Is private equity (PE) the key missing part of adviser portfolios?
Endowments, the Future Fund (FF) et al, have heralded their high allocation to PE amid claims to better outcomes than those labouring in listed equity markets. This is not the first time the issue has been raised, the Future Fund is noting its allocation and likely increase. For those willing to interpret a fund structure that may have nothing to do with individual portfolios, it is worth a considered look at the various funds the FF manages and their very different allocations.
The comparison is unfair. PE is meant to hold companies in their formative stages often with high and variable cash outflows, or those that badly need a restructure. They can afford to have terrible short term profit results, don’t have to pay regular dividends and can ignore a large amount of the stodgy management issues that dog listed companies. Most importantly they can leverage, and re-leverage if there is a payout into the PE fund, well beyond what would be acceptable in listed land. This is a key component of their returns and stated on a discretionary basis.
Tracking performance of PE is all too hard. There is a mix of too much money chasing deals, J curves, fees, capital calls and the widely held view that returns come from a few winners with a tail of also-rans and downright losers.
Yet there is a large degree of logic start-ups should be in PE rather than list too early. Managing cash flow, be it internally generated or from a sponsor to build a business over the medium term is much more sensible than raising equity capital in listed markets. The listed entity pays usuary investment banking fees, spends an inordinate time on a roadshow and then is held accountable to a lengthy prospectus.
The PE company should be able to receive funds at no discount to the valuation, there is no need for roadshows and fees while there is oversight from a dedicated team intent on getting a big return from its capital.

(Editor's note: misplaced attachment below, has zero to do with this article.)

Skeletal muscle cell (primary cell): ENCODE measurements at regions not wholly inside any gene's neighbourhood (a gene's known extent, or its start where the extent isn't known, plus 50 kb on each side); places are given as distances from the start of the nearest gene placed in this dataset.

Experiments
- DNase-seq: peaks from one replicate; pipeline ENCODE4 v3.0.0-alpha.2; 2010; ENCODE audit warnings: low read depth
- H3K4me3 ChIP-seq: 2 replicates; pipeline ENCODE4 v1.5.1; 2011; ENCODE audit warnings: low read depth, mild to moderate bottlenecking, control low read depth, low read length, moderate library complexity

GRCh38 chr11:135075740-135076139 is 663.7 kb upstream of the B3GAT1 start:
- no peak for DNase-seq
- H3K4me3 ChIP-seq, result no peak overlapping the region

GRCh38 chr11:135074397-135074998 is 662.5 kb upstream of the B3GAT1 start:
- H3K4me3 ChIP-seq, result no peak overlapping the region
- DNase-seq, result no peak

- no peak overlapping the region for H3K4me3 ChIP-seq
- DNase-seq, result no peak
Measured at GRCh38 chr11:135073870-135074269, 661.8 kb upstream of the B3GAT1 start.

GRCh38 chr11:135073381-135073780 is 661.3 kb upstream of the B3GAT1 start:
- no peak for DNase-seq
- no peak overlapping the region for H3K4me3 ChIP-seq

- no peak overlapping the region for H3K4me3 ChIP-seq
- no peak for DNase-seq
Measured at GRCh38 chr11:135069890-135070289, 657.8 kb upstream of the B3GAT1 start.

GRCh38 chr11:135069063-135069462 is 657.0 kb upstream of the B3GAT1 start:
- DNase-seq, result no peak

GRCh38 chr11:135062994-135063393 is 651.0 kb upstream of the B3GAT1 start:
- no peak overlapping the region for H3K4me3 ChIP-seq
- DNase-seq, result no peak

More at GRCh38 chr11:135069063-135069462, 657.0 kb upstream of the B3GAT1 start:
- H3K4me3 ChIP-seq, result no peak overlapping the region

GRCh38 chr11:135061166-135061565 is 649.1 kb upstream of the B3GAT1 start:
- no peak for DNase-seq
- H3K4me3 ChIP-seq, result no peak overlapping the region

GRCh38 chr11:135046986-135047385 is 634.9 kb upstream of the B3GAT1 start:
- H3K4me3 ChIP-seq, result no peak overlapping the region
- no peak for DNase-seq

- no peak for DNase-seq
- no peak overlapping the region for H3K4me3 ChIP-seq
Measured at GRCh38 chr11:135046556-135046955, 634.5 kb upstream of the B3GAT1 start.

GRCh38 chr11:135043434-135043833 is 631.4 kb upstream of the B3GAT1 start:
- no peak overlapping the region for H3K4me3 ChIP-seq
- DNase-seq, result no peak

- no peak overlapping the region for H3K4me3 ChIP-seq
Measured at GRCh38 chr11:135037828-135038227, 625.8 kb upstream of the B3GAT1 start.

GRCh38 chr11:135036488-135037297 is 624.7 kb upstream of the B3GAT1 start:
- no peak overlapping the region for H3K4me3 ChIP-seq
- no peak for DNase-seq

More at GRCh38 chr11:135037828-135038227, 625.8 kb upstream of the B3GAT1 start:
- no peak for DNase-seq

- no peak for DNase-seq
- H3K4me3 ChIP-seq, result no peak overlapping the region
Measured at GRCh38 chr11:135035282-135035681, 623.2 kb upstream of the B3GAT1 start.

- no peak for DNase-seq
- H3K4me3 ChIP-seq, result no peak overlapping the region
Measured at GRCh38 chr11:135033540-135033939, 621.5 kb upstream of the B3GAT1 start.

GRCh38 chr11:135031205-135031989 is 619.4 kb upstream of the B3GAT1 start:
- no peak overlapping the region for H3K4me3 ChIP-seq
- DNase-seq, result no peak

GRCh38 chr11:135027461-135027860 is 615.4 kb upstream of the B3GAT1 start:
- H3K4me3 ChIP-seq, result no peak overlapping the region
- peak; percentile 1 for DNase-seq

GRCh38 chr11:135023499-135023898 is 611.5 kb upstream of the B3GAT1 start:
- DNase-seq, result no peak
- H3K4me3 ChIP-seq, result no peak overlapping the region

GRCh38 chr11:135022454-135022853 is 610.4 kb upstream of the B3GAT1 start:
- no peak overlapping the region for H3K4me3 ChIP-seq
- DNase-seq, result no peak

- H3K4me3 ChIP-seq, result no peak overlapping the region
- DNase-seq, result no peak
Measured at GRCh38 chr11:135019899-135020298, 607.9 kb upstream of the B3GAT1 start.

Logic suggests that many of these start-ups don’t make the grade. Even if they do, often the valuations ascribed to sequential raisings are off the mark, We Work a notable example. Big gains are matched by dreadful losses. The net result may turn out fine, yet the risks are high as the small handful of good decisions are easily outmatched by the raft of others.
The comparison is arguably with high conviction funds with 20 or less holdings and low turnover. It is likely many PE strategies have not sniffed the tail of some of these, be it Hyperion locally or Baillie Gifford globally.
In many ways the battle to compare listed to private investments has limited relevance. They are very different structures and should be accountable within their asset class. Few are comparing the returns from investment grade rated credit securities to private credit as they are very different in risk and structure.
Local access to most PE is woefully limited outside of the institutional market. Venture Capital is better option albeit with associated risk. Over-obsessing on missing out is fruitless. For many investors the illiquidity would be frightening and the decision on which strategy to support is far from easy. Then the comparison to FF and others is not relevant.
Investors should be resilient to unreasonable comparisons and stick to what they can control.